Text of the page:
Supergirl crashes within a meteor in Kansas, but the meteor penetrates the mantle and continues burrowing through to Siberia.  If I were a nitpicker, I’d have to wonder just how much geological damage such an impact would cause (since a meteor strike in Mexico killed the dinosaurs, and that wasn’t powerful enough to penetrate through the planet), but I won’t nitpick because the script itself acknowledges that it’s impossible, so that makes it okay.  (And that was my only problem with the book, AND this column isn’t really intended for review purposes anyway.)
 
 
A minor tidbit that we learn is that in this new DCU, aliens have been visiting enough that there are international “visitor protocols” in place, which are the basis for the armored attack.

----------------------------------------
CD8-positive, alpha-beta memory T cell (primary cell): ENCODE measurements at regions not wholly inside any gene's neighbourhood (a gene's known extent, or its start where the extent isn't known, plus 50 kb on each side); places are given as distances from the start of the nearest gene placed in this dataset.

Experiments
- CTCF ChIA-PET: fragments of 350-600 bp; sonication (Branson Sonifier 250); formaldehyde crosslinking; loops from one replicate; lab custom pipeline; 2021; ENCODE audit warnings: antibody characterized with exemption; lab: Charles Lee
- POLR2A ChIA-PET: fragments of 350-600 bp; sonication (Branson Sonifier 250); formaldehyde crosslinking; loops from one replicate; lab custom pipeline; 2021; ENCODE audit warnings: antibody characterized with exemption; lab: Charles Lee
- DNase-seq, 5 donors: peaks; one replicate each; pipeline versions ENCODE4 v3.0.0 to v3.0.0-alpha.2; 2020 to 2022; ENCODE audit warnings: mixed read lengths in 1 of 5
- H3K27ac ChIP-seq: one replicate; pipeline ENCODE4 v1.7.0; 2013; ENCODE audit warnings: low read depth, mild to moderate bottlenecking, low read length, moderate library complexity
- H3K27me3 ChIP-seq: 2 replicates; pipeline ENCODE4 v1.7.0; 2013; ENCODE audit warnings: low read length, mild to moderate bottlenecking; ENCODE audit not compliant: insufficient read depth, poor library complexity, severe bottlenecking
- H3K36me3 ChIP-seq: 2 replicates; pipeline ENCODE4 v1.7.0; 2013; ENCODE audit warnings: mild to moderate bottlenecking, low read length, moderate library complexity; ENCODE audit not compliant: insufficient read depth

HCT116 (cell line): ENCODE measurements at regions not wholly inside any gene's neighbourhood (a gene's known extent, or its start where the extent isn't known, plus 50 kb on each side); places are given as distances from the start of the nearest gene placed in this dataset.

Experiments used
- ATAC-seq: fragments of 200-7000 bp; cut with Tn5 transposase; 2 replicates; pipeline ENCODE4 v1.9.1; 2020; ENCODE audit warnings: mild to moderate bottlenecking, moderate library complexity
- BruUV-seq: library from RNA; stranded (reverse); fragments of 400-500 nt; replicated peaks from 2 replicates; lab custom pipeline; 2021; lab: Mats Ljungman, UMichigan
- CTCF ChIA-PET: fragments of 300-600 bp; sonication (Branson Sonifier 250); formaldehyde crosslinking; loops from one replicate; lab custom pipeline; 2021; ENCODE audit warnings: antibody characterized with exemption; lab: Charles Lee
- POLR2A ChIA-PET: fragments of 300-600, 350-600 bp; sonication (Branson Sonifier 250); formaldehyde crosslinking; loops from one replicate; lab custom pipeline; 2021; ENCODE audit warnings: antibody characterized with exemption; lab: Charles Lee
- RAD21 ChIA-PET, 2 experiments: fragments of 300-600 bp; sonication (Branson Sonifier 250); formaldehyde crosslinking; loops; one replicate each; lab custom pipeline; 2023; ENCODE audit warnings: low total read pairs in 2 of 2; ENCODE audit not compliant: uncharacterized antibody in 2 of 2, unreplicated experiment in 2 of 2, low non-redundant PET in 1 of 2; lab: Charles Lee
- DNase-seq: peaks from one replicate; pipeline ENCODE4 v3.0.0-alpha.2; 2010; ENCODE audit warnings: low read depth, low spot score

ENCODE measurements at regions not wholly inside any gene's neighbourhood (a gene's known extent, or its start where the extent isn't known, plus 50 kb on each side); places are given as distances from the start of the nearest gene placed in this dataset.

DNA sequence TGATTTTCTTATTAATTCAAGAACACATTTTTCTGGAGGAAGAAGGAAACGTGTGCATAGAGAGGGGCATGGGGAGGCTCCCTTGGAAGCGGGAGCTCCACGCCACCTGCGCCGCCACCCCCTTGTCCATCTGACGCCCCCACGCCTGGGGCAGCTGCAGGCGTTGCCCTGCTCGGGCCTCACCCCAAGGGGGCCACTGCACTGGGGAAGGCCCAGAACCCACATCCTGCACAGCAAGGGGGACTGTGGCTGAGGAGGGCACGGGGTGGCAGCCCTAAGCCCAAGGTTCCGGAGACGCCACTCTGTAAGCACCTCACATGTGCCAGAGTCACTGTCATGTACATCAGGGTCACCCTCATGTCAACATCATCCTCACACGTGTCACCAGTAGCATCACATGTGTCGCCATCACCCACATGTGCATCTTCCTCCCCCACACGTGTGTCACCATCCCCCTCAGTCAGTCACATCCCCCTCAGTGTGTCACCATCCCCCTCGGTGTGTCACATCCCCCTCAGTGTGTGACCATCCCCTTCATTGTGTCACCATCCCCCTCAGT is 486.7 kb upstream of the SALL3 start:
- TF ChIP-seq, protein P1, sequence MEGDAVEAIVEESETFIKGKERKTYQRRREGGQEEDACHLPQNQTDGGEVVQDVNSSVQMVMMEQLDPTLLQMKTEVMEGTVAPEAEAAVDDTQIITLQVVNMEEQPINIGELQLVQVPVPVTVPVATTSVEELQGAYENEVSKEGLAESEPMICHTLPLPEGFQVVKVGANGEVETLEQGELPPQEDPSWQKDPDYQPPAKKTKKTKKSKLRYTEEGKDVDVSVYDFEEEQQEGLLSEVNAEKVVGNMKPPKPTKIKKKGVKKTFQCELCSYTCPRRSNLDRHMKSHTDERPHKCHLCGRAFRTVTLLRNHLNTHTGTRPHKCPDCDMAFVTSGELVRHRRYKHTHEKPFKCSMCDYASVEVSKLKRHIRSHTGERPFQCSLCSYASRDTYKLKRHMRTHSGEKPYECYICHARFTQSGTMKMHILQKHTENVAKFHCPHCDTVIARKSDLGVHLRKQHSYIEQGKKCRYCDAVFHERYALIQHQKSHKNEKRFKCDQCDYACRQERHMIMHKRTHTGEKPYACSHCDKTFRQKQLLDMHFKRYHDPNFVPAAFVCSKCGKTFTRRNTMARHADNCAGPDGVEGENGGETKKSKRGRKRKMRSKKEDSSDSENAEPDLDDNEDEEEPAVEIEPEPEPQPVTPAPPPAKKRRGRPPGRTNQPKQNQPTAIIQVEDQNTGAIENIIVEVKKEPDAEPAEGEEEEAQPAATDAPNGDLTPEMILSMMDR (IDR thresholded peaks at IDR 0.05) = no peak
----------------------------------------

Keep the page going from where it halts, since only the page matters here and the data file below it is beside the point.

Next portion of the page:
Supergirl herself thinks she’s dreaming as she emerges from her shell.  She seems to have been in a dream state for the journey and isn’t sure if she’s awake or not when she finds herself in Siberia.  She doesn’t realize her newfound near-invulnerability because she thinks she’s in a dream, but she does feel pain when the soldiers lasso her with the energy ropes, so a) the invulnerability isn’t absolute and b) this happens before the sun comes up.  Does this mean that Superman had invulnerability as a child before his other powers developed?  We don’t know a lot yet about Superman’s first onset of powers, only that in Action Comics #1, they’re still growing.